I live in a small house – 1,174 square feet to be exact … with three other people. My husband and I bought this house when I was three weeks away from giving birth to our first daughter. I was very, very pregnant and recently unemployed. We needed a house we could afford on one income. And like a lot of new parents, we needed it right away. In reality, what we needed was a sense of security and the proof that we could handle becoming parents and taking care of another life. Look at us – we bought a house for our baby! We are going to be excellent parents!
So after having our first daughter, and then another one, we find ourselves living in a two-bedroom home that literally forces us to spend every waking moment together (as well as a good deal of sleeping moments). We live in a nice town with lovely neighbors and an excellent school system. Our taxes are reasonable and my husband and I can clean the entire in less than an hour.
And yet …
I find myself explaining to people before they visit that we have a small house. I worry that, as my daughters get older, they will be embarrassed by our humble yet loving home and will think twice before inviting friends over. I find myself driving around and judging those who have larger homes and cultivating a sense of separation. Us vs. them. A battle between those of us whose children need to share a bedroom and those who have a whole spare room in their homes to find a quiet moment to themselves. There are times when I completely identify with my house – small and in need of apologies.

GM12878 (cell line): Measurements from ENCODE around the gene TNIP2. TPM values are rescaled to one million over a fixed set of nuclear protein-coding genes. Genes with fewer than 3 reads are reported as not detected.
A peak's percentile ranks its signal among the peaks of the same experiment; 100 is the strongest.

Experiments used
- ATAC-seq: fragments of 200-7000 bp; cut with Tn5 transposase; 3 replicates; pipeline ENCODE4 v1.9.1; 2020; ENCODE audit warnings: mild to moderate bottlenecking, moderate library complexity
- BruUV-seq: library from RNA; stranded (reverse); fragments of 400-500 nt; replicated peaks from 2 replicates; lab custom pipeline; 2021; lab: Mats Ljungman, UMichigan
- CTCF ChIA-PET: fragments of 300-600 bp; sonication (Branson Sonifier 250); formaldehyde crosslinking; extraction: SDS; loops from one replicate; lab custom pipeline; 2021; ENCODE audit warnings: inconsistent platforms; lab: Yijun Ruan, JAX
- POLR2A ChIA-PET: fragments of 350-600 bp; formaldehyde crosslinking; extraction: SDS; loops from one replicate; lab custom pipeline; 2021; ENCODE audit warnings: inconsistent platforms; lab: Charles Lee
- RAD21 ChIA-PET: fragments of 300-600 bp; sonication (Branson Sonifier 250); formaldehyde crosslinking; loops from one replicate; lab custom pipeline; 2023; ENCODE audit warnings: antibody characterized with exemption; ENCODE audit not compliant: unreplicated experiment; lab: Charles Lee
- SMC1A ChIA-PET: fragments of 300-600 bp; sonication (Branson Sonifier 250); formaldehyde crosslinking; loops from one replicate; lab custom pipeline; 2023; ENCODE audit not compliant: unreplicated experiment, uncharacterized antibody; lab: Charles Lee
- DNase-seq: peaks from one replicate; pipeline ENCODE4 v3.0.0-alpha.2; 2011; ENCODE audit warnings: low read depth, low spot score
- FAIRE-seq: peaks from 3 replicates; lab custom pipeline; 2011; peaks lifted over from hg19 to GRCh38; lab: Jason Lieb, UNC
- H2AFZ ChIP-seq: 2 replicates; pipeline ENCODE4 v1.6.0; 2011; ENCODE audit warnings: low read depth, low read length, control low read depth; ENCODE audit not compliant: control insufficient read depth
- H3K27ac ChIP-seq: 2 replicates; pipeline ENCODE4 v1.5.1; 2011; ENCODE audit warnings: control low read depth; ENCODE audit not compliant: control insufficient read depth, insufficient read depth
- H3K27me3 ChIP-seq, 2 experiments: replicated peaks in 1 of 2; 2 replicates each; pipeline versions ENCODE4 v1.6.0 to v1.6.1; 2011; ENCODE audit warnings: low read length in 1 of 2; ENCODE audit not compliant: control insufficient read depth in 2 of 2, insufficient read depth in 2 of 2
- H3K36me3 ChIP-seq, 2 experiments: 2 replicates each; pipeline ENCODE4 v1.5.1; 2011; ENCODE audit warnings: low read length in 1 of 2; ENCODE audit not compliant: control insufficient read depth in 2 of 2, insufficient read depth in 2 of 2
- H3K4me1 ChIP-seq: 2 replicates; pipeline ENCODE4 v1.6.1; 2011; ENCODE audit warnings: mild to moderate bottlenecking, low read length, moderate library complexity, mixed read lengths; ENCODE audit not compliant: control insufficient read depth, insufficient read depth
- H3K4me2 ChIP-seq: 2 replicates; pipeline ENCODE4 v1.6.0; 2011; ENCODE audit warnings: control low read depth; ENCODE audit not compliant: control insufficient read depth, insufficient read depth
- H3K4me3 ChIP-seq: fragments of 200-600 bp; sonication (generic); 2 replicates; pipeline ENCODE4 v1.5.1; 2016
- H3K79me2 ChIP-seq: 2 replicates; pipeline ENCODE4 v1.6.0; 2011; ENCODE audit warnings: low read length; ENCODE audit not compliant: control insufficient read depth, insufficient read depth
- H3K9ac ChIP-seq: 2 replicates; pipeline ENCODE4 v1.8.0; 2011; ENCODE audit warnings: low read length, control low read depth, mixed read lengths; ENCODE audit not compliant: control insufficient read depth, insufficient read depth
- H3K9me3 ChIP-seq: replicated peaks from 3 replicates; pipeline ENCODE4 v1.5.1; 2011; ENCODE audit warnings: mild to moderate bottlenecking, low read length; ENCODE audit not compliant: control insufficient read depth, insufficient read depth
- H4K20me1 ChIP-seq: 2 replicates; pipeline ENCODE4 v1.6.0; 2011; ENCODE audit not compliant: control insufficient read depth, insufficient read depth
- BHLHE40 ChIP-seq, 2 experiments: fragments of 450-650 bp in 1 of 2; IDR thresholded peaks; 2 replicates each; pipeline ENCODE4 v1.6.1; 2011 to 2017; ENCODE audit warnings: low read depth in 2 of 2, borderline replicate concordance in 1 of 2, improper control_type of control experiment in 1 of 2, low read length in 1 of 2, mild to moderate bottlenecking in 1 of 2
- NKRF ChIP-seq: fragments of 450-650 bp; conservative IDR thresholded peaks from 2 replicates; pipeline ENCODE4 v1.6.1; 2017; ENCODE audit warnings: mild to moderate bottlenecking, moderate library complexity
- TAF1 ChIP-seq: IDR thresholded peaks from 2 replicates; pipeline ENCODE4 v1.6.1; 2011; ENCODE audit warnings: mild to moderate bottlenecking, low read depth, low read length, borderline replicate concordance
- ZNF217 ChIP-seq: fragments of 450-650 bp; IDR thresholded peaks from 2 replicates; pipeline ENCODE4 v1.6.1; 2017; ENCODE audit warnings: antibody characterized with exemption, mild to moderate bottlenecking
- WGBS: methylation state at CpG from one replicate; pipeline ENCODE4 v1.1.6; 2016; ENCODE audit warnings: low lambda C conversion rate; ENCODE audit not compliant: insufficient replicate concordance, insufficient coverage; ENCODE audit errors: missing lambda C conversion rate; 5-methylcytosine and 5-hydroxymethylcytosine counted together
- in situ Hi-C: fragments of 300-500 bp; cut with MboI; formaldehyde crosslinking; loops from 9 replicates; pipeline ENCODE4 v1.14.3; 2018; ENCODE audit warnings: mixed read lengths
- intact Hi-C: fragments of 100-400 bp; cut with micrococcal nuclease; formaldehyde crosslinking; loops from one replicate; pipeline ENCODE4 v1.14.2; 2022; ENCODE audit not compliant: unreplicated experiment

Pause. Deep breathe. Trust. I bring to mind the idea of aparigraha, the yogic principle of non-possessiveness and non-coveting. I see very quickly that possessions can possess us. And not just in the sense of things and objects and houses, but also as attachments to how things “should” be when they so clearly – are not. When I feel envy as it tightens my chests and burns it way up to my mouth, I choose to be brave and let it go. When I allow myself to sink into the quiet, I get really clear on what my small house truly means.
My small house is filled with love. My small house keeps my family warm and close. My small house allows light to filter in and things to flourish. My small house allows for less worry. My small house gives me freedom. I am not held captive to a life too big for me. I have been able to untangle myself from things that were not serving me. I am allowed to be a mom, a yogi, a friend, and a passionate doer and chaser of dreams. I am allowed to just be.
This is what my small house gives me. And it’s exactly what I need.
Yoga teacher, life coach and recovering attorney; tireless supporter of authentic living, stubborn follower of dreams